Chris Bosh Finally Used Efficiently by Miami Heat

Jared DubinFeatured ColumnistDecember 10, 2012

PHOENIX, AZ - NOVEMBER 17:  Chris Bosh #1 of the Miami Heat puts up a shot over Marcin Gortat #4 of the Phoenix Suns during the NBA game at US Airways Center on November 17, 2012 in Phoenix, Arizona.  The Heat defeated the Suns 97-88. NOTE TO USER: User expressly acknowledges and agrees that, by downloading and or using this photograph, User is consenting to the terms and conditions of the Getty Images License Agreement.  (Photo by Christian Petersen/Getty Images)
Christian Petersen/Getty Images

It’s taken a while, but it appears the Miami Heat have finally figured out the best way to use Chris Bosh on offense.

The lanky power forward turned center is enjoying the most efficient offensive season of his career, averaging 18.6 points on only 12.4 shots per game, with a career-high true shooting percentage (which adjusts for three-pointers and free throws) of 61.8 as of Monday.

What the Heat have done is turn Bosh into a player who is almost strictly a finisher. In his last season in Toronto, Bosh was assisted on just 49.8 percent of his baskets, according to HoopData.

Since coming to Miami, that percentage has steadily risen with each passing season, starting at 59.9 percent in 2010-11, jumping to 64.9 percent in 2011-12 and finally reaching 75.0 percent this season. Yes, three-quarters of all Bosh baskets are now of the assisted variety.

A look at a chart of Bosh’s assisted baskets this season shows that he primarily takes jumpers when finishing off the pass. Only 37 of his 88 assisted baskets this season have come in the restricted area, compared to 39 from the areas adjacent to, but inside, the three-point line.

This graphic, via the tracking service mySynergySports, shows the percentage of plays, number of plays, points per play (PPP), PPP rank within the league, fields goals made, attempted and percentage for Bosh over his three seasons with the Heat. 

While with Toronto, Bosh’s primary mode of offense was the post-up (34.9 percent of his plays during the 2009-10 season), and that continued in his first season with Heat.

Since then, his percentage of post-up plays has steadily decreased, while the Heat have worked to find the right balance of opportunities as a roll man in pick-and-rolls and spot-ups. This season, that balance has been found.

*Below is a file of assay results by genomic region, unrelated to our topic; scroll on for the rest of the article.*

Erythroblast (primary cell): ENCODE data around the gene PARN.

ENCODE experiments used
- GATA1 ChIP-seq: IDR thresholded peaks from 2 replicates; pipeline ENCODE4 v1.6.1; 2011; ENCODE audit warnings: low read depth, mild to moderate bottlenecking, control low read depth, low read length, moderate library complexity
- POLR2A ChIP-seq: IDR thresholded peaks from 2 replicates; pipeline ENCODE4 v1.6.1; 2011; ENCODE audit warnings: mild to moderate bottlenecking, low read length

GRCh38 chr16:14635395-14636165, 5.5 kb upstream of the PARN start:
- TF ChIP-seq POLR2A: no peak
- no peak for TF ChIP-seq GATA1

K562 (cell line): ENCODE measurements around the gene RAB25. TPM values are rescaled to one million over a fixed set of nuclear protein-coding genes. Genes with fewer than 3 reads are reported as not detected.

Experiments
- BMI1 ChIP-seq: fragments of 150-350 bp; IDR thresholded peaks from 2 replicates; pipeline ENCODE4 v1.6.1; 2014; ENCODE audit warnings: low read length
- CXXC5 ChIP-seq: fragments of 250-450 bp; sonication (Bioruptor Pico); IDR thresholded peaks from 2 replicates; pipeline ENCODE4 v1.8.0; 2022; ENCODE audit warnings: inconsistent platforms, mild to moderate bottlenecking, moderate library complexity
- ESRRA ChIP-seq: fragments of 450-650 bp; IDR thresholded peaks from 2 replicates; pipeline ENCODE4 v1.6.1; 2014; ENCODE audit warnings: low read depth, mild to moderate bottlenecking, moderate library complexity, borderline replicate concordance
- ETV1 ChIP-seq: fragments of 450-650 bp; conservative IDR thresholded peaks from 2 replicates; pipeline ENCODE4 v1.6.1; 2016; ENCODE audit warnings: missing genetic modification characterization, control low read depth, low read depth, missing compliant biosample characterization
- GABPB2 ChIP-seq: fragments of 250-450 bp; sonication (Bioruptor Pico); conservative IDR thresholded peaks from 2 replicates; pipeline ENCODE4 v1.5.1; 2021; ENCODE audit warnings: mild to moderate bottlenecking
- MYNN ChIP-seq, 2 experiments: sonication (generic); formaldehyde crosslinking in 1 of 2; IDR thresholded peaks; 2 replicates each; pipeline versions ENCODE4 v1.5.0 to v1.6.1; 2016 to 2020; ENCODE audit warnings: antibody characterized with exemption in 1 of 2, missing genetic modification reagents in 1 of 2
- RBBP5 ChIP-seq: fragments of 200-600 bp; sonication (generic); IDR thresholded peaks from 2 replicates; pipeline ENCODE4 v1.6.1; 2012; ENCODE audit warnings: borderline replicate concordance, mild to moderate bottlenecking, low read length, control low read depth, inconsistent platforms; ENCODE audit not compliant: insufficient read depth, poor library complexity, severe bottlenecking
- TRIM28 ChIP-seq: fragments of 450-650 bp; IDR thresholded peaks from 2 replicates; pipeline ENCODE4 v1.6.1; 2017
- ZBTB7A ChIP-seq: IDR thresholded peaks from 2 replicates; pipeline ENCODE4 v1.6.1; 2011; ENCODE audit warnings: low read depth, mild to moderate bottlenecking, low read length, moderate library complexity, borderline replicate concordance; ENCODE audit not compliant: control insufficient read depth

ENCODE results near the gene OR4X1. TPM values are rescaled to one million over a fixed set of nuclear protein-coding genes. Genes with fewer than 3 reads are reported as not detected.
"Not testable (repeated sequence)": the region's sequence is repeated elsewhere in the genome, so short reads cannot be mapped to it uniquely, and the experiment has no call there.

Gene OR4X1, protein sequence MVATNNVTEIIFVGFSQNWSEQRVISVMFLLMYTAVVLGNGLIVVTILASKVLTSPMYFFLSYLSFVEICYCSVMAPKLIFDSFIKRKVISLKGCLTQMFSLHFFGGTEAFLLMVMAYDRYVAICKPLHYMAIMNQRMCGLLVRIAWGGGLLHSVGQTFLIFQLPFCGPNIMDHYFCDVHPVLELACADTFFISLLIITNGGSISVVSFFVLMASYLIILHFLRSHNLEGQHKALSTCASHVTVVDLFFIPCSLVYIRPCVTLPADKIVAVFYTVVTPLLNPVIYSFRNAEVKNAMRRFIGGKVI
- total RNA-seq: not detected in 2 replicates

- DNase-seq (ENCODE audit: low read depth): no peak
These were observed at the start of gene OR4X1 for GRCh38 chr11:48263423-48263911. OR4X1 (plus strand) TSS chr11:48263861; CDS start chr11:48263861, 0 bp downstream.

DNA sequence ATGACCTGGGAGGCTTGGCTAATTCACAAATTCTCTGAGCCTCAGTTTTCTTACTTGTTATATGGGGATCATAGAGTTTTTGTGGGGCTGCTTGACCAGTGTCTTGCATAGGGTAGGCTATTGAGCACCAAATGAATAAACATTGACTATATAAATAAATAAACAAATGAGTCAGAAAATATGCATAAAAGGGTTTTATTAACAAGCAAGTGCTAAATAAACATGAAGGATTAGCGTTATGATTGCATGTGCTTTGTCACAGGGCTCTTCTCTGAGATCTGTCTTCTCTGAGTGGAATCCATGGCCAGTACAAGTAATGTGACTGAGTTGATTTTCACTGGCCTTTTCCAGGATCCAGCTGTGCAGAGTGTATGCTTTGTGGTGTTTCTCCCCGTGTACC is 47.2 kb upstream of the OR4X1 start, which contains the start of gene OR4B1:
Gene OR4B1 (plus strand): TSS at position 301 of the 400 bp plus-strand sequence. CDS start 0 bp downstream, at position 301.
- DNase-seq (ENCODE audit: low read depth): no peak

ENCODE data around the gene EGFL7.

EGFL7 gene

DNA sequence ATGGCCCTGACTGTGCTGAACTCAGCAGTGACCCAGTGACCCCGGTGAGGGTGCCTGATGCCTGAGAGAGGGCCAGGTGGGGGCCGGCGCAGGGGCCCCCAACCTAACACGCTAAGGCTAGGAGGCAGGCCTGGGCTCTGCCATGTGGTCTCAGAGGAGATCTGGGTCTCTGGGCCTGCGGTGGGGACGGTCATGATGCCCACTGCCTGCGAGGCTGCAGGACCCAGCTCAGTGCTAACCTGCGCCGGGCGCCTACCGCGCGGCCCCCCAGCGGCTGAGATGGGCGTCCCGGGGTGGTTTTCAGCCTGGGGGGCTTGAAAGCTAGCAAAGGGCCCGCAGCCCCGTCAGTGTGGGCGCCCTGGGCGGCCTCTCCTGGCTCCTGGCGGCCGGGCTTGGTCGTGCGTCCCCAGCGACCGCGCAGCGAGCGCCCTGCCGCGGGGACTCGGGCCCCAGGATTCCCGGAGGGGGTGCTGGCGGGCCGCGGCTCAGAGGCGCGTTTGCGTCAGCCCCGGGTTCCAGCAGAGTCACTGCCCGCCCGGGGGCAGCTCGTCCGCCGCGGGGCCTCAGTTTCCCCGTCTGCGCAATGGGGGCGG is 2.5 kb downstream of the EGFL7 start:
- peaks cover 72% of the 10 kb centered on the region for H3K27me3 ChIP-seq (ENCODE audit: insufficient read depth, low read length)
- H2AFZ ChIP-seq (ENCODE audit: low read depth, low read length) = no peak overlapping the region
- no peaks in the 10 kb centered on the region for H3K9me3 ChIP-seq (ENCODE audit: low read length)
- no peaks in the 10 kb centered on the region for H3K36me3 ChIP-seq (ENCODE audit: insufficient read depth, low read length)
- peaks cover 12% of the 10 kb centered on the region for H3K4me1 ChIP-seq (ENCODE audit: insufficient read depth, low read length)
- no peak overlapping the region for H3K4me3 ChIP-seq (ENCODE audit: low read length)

Though he’s now primarily playing center, Bosh’s game has moved farther from the basket, and it’s paid dividends for him. He is shooting a blistering 61.3 percent on shot attempts originating between 16 and 24 feet from the basket (via, a mammoth jump from his 41.1 percent mark last season, as well as 65.8 percent in the restricted area, up from 64.1 percent last season.

Here is Bosh’s shot distribution chart for the past two seasons, per’s stats tool. 

The biggest change comes in that right elbow area, where he took 7.9 percent of his shots last year and has taken 12.6 percent of his attempts so far this season. Most of his shots from that area of the court tend to come either via pick-and-pops or spot-ups.

Most of the time when Bosh gets free for a right elbow jumper, it’s when he’s used as a screen, whether on or off the ball, but the Heat have also run him off an elbow screen of his own out of a horns set multiple times to get him a little more free space. 

You see it here against the Celtics in the season opener, but the Heat have also used variations of this set to get Bosh baskets (or good shots that didn’t happen to go in) against the Grizzlies, Suns, Nuggets and Knicks.

Another way the Heat have taken advantage of Bosh’s mid-range shooting prowess is by using him as the outlet man in pick-and-rolls.

Often, with the defense so concentrated on both the ball-handler and the roll man, that second big is left open on the perimeter with ample time and space to take a jumper. Bosh has taken advantage of this whenever presented with the opportunity. 

This is an especially dangerous option when it’s LeBron rolling through the middle of the lane. Here, against the Suns, LeBron’s own man, Luis Scola, follows him on his roll to the rim, but Marcin Gortat also slides over into the lane to prevent the pass and an easy layup. By doing so, he leaves Bosh ample time to line up a jumper from what has become one of his favorite spots on the court. 

This action also worked with LeBron as the screen against the Grizzlies, with LeBron as the ball-handler against the Clippers and with LeBron uninvolved in the primary action at all against the Suns. Each time it resulted in a spot-up jumper for Bosh because his defender crashed down into the lane a little too hard to guard against the roll man.

By taking advantage of his jump-shooting prowess, the space provided by his teammates and his ability to work as both an on- and off-ball screener, Bosh is off to the best offensive start of his career.

He’s unlikely to sustain his 60-plus percent success rate on long twos (he’s generally been in the mid-40s throughout his career), but it has been fun to watch him scorch the nets so far.